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Psychiatry Res. 2008 Jun 30;159(3):300-7. doi: 10.1016/j.psychres.2007.10.002. Epub 2008 Apr 29.

Borderline personality disorder and mood spectrum.

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  • 1Department of Psychiatry, Neurobiology, Pharmacology, and Biotechnologies, University of Pisa, Via Roma 67, Pisa 56126, Italy.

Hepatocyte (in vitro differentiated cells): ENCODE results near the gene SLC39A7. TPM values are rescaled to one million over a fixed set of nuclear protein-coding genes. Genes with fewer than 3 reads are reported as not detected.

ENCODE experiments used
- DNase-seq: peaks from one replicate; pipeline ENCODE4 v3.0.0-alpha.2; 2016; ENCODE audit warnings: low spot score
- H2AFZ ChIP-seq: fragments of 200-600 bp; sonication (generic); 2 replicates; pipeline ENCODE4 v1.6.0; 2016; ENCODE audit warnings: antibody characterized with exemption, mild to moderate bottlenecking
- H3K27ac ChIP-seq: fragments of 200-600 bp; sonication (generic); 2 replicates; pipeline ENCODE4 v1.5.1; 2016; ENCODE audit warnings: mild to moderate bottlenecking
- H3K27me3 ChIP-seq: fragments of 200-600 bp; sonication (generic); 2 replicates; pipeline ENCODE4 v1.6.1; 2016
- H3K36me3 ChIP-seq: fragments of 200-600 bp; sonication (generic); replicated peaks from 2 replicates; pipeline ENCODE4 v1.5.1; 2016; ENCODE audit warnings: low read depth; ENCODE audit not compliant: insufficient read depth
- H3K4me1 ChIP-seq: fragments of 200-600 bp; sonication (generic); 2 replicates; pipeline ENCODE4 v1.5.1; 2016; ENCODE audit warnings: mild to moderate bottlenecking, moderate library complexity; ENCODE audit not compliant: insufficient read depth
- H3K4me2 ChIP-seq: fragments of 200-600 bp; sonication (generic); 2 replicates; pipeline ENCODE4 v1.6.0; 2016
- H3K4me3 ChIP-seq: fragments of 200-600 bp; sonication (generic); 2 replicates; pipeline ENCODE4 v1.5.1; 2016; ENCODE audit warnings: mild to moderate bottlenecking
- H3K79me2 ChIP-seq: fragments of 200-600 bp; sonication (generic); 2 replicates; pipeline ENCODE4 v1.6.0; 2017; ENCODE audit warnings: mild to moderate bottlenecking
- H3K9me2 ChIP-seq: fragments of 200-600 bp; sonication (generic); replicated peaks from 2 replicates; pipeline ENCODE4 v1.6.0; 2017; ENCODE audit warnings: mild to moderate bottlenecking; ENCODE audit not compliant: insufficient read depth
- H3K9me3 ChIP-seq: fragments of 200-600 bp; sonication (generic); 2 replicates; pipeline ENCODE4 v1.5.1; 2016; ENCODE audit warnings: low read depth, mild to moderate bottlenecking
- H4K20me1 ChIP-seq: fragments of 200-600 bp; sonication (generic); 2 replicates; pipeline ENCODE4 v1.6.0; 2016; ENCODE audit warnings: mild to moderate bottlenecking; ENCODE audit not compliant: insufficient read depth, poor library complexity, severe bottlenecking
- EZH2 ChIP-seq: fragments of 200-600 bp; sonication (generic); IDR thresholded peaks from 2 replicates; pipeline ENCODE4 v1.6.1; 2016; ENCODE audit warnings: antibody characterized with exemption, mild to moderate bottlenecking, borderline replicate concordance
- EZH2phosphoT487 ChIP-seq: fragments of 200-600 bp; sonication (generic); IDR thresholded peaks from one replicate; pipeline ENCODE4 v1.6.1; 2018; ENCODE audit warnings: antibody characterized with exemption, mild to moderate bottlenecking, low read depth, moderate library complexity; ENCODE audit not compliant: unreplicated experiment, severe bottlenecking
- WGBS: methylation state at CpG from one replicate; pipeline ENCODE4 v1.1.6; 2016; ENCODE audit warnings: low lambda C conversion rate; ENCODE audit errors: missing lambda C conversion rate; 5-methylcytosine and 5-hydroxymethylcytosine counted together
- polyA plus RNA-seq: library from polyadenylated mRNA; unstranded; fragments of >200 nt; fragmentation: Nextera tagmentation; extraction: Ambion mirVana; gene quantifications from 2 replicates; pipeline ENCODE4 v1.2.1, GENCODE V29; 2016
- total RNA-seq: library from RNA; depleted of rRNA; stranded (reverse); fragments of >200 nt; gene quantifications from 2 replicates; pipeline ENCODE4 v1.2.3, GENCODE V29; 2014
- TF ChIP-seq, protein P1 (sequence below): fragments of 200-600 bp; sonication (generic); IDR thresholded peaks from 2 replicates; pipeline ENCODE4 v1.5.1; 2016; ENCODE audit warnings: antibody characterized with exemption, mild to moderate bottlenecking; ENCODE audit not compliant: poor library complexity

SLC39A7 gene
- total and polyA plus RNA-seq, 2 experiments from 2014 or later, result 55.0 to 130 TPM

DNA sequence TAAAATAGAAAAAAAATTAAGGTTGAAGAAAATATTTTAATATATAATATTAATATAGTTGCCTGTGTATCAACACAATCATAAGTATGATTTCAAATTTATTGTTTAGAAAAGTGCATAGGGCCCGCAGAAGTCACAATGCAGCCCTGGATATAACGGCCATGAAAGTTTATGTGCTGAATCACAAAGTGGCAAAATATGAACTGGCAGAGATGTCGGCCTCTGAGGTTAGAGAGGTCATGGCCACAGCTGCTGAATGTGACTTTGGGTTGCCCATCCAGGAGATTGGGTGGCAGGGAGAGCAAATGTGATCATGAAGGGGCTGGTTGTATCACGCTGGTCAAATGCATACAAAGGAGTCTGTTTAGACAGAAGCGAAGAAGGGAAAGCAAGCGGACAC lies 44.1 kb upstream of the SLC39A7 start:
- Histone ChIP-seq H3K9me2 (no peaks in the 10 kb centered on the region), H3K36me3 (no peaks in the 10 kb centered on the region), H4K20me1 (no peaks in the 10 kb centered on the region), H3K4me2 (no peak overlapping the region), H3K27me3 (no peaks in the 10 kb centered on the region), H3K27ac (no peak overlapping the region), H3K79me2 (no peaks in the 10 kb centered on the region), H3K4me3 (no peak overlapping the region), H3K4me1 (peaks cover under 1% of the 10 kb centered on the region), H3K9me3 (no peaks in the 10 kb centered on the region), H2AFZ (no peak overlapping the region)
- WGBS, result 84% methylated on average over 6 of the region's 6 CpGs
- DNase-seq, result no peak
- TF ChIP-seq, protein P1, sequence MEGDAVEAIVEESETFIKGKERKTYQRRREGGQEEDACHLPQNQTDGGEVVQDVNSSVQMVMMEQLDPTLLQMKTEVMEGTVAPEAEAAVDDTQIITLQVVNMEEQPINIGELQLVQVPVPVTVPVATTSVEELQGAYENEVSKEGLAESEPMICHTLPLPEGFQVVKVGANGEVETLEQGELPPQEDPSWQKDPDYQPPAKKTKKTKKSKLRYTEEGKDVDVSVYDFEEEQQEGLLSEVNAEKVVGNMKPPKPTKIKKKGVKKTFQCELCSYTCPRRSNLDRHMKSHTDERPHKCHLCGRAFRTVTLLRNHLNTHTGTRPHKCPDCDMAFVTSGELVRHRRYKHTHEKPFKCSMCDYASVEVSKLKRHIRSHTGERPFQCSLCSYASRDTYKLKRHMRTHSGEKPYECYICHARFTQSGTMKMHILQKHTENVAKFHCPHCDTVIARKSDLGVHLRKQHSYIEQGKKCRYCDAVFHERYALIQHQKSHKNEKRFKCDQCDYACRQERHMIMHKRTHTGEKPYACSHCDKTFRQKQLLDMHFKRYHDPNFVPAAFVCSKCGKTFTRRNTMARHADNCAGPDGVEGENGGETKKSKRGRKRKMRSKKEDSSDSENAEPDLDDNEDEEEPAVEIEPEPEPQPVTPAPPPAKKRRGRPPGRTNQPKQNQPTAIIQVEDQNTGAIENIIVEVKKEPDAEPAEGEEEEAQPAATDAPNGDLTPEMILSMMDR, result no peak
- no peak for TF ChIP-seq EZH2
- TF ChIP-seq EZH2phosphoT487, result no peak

Several lines of evidence have raised the question of whether Borderline Personality Disorder (BPD) is an independent disease entity or it might be better conceptualized as belonging to the spectrum of mood disorders. This study explores a wide array of lifetime mood features (mood, cognitions, energy, and rhythmicity and vegetative functions) in patients with BP and mood disorders. The sample consisted of 25 BPD patients who did not meet the criteria for bipolar disorders, 16 bipolar disorders patients who did not meet the criteria for BPD, 19 unipolar patients who did not meet the criteria for BPD, and 30 non-clinical subjects. Clinical diagnoses were determined by administering the structured clinical interviews for DSM-IV disorders. The Mood Spectrum Self-Report (MOODS-SR) was used for measuring lifetime mood phenomenology. Clinical subjects displayed higher mean scores than normal subjects in all domains of the MOODS-SR, and BPD patients displayed higher scores than unipolar patients in the Mood and Cognition depressive subdomains. Differences between patients with BP and bipolar disorders on MOODS psychopathology did not attain statistical significance for any (sub)domain considered. The results of this study are consistent with previous findings suggesting the importance of mood dysregulations in patients with BPD.

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